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Guest Blog: Hope in the Research #7

In this blog post, Rev. James Evinger highlights some recent research trends, including research in diverse religious communities and settings that have been underrepresented or ignored, evidence-based methodologies, and specific factors related to clergy abuse cases within the legal/justice system. Since 1995, Rev. Evinger has reviewed materials and updated the Annotated Bibliography of Clergy Sexual Abuse and Sexual Boundary Violations in Religious Communities. This huge undertaking has provided an extraordinary resource for scholars and researchers, as well as those seeking to address the needs of survivors.

By Rev. James S. Evinger

Since 2008, FaithTrust generously has posted a continuing document I compile, Annotated Bibliography of Clergy Sexual Abuse and Sexual Boundary Violations in Religious Communities.  Intended as extensive and broad, the Bibliography, as of the update of September, 2021, includes 80+ new additions.  It is now 1,890 pages, excluding the Introduction.

Numerical growth since inception in 1995 documents the global attention to the problem of sexual boundary violations in faith communities.  Growth also reflects the increased quality of knowledge thanks to multi-disciplinary perspectives, as well as substantiation of best practices for prevention and intervention, holding offenders accountable, and supporting the recovery and healing of survivors and affected religious and spiritual communities.  These results reflect the direct and constructive impact of survivors’ participation and advocacy.  Drawing from the newest entries, here are 10 which illustrate the continuing refinement of the literature.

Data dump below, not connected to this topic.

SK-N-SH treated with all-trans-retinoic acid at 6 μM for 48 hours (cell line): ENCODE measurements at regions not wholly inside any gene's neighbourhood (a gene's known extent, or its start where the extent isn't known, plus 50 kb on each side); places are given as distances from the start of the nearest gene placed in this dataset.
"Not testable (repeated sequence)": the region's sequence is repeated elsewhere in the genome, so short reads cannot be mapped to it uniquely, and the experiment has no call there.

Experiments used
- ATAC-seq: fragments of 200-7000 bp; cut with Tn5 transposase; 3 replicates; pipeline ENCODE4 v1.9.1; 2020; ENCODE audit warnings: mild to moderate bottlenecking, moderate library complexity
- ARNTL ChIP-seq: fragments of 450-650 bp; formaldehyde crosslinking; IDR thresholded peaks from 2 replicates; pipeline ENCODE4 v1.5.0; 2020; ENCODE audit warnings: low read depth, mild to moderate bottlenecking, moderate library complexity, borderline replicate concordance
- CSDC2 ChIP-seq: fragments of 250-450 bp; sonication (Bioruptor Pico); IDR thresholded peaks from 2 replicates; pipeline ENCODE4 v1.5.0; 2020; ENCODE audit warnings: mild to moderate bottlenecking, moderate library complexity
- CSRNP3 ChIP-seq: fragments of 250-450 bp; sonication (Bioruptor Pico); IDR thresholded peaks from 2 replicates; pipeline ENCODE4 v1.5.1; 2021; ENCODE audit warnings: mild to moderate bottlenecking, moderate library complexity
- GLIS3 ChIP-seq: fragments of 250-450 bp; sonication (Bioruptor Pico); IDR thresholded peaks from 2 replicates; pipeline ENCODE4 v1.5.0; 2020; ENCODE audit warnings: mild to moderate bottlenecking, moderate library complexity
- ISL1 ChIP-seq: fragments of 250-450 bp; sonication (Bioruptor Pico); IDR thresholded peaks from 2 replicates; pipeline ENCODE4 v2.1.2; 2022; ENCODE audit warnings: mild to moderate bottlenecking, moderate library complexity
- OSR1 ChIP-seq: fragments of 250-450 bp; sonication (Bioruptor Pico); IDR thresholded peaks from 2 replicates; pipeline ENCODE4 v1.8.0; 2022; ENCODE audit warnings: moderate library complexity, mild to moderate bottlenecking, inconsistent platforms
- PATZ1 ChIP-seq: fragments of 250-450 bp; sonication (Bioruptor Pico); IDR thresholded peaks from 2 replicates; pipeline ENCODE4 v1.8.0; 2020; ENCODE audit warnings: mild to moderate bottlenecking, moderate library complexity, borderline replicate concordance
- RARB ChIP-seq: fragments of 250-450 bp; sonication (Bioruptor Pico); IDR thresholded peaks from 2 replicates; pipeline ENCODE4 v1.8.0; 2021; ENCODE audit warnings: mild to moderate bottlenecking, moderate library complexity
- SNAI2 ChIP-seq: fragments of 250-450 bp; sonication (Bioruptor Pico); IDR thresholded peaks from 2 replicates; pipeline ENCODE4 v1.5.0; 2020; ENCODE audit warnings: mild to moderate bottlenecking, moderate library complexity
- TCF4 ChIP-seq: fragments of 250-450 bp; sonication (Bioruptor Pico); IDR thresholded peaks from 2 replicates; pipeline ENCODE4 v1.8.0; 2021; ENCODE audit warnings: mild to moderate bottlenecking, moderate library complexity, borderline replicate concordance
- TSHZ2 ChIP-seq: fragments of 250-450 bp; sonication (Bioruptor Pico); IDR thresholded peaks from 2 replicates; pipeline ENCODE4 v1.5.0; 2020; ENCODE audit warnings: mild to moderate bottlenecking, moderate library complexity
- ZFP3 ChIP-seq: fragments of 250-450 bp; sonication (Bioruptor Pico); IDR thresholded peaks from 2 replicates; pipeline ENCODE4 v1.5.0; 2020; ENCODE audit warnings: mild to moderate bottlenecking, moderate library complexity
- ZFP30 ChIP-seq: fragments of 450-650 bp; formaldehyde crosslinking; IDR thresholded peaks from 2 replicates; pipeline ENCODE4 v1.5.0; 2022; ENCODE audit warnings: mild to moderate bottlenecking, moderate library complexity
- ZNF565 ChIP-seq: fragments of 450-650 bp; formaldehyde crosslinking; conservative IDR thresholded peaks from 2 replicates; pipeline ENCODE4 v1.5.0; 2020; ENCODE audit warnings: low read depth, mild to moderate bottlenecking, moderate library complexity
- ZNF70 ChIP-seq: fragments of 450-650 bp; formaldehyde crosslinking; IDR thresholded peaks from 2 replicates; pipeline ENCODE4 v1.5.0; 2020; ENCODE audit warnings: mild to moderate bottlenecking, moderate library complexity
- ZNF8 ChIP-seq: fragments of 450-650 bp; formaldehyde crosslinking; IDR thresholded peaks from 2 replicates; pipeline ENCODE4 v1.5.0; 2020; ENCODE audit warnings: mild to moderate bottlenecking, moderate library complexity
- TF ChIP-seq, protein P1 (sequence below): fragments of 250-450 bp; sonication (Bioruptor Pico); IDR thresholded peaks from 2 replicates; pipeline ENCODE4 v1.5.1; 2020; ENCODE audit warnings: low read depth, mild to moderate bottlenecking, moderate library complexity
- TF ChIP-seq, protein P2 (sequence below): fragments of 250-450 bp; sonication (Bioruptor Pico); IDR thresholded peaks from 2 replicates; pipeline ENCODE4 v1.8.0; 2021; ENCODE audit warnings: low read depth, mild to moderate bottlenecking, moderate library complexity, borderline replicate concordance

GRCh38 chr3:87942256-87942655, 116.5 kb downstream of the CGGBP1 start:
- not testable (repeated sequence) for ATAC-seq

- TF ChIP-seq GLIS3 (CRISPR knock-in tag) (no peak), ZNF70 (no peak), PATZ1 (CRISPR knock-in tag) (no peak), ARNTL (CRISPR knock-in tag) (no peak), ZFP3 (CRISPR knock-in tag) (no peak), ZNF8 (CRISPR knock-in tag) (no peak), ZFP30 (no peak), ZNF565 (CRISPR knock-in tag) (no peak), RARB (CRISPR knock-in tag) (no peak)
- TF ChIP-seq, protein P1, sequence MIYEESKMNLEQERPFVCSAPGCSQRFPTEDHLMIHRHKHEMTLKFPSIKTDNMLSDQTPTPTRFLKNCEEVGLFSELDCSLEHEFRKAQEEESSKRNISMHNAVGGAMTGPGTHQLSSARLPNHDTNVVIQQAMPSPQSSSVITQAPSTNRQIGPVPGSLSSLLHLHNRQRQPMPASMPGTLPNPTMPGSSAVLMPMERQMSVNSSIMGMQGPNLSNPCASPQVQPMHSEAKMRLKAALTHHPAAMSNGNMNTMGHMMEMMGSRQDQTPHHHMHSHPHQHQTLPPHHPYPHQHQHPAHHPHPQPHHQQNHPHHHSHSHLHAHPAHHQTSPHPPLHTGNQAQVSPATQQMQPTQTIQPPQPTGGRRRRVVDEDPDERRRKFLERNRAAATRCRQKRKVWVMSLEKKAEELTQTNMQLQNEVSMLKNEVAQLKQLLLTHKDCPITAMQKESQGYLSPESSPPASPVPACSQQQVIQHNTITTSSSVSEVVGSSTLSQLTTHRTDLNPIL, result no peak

1)  Communities and contexts underrepresented in Western media.

  • Note the demographic variety of the religious traditions and settings.

Agazue, Chima. (2016). “He told me that my waist and private parts have been ravaged by demons:” Sexual exploitation of female church members by “prophets” in Nigeria. Dignity: A Journal on Sexual Exploitation and Violence, 1(1, Article 10):1-16.  [In Clergy Sexual Abuse Bibliography, see Part 2, p. 4.  A link to the article is available.]

Chowdhury, Rahmanara, Winder, Belinda, Blagden, Nicholas, & Mulla, Farooq. (2021). [Research Article] “I thought in order to get to God I had to win their approval”: A qualitative analysis of the experiences of Muslim victims abused by religious authority figures. Journal of Sexual Aggression: An International, Interdisciplinary Forum for Research, Theory and Practice [published in association with the National Organisation for the Treatment of Abuse]:1-22.  [In Clergy Sexual Abuse Bibliography, see Part 2, pp. 620-621.  A link to the article is available.]

Couts, Dianne Darr. (2020). Things Fall Apart, but the Center Held. Self-published, 242 pp.  [In Clergy Sexual Abuse Bibliography, see Part 1, pp. 141-142.]  Couts’ memoir traces her experiences as a young child and adolescent whose parents worked for a non-denominational Christian agency in the U.S.A. rooted in “evangelical and fundamentalist circles” to other countries. During her childhood in what is now the Republic of Mali, she was sexually molested by 2 missionaries. Describes the agency’s resistance to responses of accountability and prevention in response to her parents when they reported their daughter being violated.

Dayan, Hava. (2018). Sexual abuse and charismatic cults. Aggression and Violent Behavior: A Review Journal, 41(April):25-31.  [In Clergy Sexual Abuse Bibliography, see Part 2, p. 111.]  Reports on a case involving the Bresolver Hasidic sect of Judaism in Israel.

O’Neill, Kevin Lewis. (2020). The unmaking of a pedophilic priest: Transnational clerical sexual abuse in Guatemala. Comparative Studies in Society and History [published by the Society for the Comparative Study of Sociology and History], 62(4, October):745-769.  [In Clergy Sexual Abuse Bibliography, see Part 2, pp. 653-654.]